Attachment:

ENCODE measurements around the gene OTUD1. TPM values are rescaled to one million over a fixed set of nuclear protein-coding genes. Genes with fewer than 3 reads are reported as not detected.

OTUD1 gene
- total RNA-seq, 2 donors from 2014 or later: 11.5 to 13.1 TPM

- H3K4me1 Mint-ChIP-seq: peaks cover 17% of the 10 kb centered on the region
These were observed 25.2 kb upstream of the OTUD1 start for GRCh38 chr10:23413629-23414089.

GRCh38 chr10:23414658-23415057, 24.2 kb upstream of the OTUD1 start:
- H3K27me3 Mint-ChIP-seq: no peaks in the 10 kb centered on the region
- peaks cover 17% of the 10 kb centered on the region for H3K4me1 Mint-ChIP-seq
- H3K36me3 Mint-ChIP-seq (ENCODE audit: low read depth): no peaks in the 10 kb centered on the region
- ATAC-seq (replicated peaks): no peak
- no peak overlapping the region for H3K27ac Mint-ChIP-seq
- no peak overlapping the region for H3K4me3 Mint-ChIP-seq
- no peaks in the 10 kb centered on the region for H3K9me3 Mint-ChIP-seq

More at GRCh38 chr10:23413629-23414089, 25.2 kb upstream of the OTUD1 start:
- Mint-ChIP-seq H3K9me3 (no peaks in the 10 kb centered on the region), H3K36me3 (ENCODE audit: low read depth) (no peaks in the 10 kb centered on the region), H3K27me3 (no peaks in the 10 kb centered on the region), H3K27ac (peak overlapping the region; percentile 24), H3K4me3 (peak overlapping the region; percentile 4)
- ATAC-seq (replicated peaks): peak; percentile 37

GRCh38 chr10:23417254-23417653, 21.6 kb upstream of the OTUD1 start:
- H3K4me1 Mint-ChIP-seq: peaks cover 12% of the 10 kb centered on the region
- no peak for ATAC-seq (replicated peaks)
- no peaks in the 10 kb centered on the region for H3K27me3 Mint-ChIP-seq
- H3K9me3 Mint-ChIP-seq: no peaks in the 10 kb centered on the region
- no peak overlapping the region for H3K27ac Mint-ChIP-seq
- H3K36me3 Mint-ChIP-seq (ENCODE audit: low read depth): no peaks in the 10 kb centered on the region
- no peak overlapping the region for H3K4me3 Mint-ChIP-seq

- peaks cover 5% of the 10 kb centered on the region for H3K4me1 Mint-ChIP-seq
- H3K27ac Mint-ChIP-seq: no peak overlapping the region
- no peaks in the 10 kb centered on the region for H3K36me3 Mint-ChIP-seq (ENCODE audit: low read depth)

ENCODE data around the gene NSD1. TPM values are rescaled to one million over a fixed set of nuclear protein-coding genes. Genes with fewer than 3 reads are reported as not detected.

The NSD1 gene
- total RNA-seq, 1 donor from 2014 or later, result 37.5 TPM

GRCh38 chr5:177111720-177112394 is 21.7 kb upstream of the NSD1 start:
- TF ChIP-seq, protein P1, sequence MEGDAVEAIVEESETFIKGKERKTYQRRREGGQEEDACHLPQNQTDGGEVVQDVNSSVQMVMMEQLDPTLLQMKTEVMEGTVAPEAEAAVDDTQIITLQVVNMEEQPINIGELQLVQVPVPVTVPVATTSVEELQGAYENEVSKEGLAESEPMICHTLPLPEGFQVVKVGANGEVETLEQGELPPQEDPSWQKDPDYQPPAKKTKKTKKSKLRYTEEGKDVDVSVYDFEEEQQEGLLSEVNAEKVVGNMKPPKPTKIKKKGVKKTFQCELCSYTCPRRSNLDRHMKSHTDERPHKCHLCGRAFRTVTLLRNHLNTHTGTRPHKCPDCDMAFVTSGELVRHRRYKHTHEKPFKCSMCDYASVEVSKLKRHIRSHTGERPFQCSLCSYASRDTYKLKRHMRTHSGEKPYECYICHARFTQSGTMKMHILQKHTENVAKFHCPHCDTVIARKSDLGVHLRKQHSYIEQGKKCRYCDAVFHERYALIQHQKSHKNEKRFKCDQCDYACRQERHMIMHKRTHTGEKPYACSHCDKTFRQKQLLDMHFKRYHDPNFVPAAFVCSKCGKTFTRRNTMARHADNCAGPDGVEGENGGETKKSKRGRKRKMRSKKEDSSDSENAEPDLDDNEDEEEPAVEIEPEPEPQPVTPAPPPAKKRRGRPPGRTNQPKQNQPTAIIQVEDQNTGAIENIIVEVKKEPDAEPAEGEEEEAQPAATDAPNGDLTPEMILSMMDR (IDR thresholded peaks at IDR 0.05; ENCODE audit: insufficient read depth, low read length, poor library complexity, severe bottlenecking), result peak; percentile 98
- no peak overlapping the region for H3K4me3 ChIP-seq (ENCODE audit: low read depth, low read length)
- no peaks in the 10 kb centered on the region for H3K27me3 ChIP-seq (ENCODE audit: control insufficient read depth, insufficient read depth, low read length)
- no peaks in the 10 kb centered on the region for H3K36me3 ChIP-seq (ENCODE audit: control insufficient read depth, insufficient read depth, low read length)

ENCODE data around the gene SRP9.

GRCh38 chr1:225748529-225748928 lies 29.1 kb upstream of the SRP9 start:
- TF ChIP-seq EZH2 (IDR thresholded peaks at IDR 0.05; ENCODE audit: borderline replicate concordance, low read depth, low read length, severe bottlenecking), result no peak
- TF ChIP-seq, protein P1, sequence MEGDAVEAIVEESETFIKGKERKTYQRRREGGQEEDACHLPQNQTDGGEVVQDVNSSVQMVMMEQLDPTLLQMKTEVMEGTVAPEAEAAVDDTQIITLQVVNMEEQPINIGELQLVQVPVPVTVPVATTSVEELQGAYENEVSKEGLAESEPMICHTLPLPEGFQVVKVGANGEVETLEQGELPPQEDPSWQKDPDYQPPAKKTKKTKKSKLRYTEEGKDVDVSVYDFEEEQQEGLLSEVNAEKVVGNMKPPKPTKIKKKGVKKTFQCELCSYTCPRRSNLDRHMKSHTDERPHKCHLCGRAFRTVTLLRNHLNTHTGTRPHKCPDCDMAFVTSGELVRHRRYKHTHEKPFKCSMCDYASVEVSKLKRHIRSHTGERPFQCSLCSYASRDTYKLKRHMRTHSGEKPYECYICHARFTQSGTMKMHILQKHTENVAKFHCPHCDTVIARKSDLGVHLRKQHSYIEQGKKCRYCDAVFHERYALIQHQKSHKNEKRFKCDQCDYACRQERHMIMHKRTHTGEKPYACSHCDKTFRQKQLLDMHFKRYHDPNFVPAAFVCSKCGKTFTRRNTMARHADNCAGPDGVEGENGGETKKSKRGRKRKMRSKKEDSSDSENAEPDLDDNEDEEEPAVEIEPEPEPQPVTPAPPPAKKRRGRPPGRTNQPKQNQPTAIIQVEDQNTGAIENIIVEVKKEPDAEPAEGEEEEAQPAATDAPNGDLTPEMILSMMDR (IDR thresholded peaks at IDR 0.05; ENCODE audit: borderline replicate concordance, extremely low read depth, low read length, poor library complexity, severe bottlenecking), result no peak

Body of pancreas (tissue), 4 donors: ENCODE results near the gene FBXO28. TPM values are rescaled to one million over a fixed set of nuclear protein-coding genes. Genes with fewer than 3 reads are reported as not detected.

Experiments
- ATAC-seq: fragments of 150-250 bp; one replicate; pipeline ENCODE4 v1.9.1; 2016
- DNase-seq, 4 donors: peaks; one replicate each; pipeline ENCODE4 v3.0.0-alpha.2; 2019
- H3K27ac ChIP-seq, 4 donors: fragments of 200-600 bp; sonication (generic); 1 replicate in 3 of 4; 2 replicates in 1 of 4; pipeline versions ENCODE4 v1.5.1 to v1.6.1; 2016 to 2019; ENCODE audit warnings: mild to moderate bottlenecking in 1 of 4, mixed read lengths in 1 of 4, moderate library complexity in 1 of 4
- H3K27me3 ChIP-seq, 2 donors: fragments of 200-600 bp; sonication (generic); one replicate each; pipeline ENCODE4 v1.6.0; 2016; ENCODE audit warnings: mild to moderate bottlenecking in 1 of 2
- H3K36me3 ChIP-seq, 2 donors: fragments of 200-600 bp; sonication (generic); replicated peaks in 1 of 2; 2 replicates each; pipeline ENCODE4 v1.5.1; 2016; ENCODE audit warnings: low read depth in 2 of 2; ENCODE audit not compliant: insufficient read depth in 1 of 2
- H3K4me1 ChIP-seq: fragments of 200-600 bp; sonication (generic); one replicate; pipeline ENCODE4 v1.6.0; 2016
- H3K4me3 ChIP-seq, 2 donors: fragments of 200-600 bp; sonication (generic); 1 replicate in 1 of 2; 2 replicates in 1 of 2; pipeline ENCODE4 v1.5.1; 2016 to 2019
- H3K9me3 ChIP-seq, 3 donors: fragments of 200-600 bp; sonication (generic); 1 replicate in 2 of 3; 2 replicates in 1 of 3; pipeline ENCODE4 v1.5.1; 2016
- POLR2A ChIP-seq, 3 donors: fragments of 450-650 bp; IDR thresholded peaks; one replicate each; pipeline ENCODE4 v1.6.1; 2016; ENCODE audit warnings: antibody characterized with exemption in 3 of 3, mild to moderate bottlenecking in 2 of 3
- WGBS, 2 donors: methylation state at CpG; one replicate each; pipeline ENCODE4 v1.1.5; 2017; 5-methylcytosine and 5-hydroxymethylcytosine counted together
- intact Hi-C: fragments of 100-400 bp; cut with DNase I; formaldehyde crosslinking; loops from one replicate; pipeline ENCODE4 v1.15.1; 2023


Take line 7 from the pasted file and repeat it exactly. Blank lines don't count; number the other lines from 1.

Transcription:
- H3K27me3 Mint-ChIP-seq: no peaks in the 10 kb centered on the region